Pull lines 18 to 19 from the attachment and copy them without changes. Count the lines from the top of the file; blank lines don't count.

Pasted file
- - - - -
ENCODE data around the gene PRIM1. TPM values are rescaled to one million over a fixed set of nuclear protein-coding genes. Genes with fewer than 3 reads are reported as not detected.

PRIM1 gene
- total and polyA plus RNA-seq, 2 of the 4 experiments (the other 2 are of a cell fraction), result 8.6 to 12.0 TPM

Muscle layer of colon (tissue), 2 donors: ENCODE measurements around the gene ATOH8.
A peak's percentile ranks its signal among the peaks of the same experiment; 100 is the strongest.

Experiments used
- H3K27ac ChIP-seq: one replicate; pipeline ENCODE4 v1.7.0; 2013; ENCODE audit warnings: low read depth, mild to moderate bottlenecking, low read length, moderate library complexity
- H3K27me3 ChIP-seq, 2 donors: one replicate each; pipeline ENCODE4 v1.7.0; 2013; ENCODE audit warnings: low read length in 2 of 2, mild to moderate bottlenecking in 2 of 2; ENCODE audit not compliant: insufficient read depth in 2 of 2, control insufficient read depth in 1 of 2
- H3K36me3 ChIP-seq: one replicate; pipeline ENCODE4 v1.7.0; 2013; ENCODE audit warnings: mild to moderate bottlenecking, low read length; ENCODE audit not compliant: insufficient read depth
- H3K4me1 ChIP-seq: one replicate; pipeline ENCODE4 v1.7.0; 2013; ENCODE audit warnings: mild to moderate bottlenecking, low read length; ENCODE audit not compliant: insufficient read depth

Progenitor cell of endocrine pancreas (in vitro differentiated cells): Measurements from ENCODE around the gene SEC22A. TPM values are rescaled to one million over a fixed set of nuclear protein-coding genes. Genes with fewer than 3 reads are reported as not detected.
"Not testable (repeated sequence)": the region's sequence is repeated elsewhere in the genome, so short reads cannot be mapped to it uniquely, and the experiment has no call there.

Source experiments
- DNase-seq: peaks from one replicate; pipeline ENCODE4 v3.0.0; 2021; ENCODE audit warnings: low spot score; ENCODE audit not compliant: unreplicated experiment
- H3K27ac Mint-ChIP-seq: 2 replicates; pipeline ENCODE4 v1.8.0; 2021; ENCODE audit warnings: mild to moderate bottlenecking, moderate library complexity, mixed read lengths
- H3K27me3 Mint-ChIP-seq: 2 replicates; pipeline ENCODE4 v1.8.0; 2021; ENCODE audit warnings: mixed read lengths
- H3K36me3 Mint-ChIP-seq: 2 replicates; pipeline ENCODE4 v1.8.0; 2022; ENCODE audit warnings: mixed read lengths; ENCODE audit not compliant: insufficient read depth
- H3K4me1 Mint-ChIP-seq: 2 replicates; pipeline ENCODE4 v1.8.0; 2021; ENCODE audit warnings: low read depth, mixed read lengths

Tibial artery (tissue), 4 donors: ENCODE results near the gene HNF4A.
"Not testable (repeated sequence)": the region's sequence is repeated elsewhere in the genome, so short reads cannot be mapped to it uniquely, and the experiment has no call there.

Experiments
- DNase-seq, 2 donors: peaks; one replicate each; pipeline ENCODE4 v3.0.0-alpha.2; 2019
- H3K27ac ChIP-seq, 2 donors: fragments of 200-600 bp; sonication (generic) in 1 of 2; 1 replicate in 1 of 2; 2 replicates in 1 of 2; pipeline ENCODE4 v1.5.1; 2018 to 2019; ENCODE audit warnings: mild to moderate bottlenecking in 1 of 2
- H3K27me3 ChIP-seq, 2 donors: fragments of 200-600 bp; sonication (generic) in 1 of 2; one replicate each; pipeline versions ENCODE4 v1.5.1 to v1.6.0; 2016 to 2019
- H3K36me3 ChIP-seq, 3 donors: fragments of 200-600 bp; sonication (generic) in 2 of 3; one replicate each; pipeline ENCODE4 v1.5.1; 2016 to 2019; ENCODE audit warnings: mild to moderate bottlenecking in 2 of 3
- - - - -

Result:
- H3K4me1 Mint-ChIP-seq: 2 replicates; pipeline ENCODE4 v1.8.0; 2021; ENCODE audit warnings: low read depth, mixed read lengths

Tibial artery (tissue), 4 donors: ENCODE results near the gene HNF4A.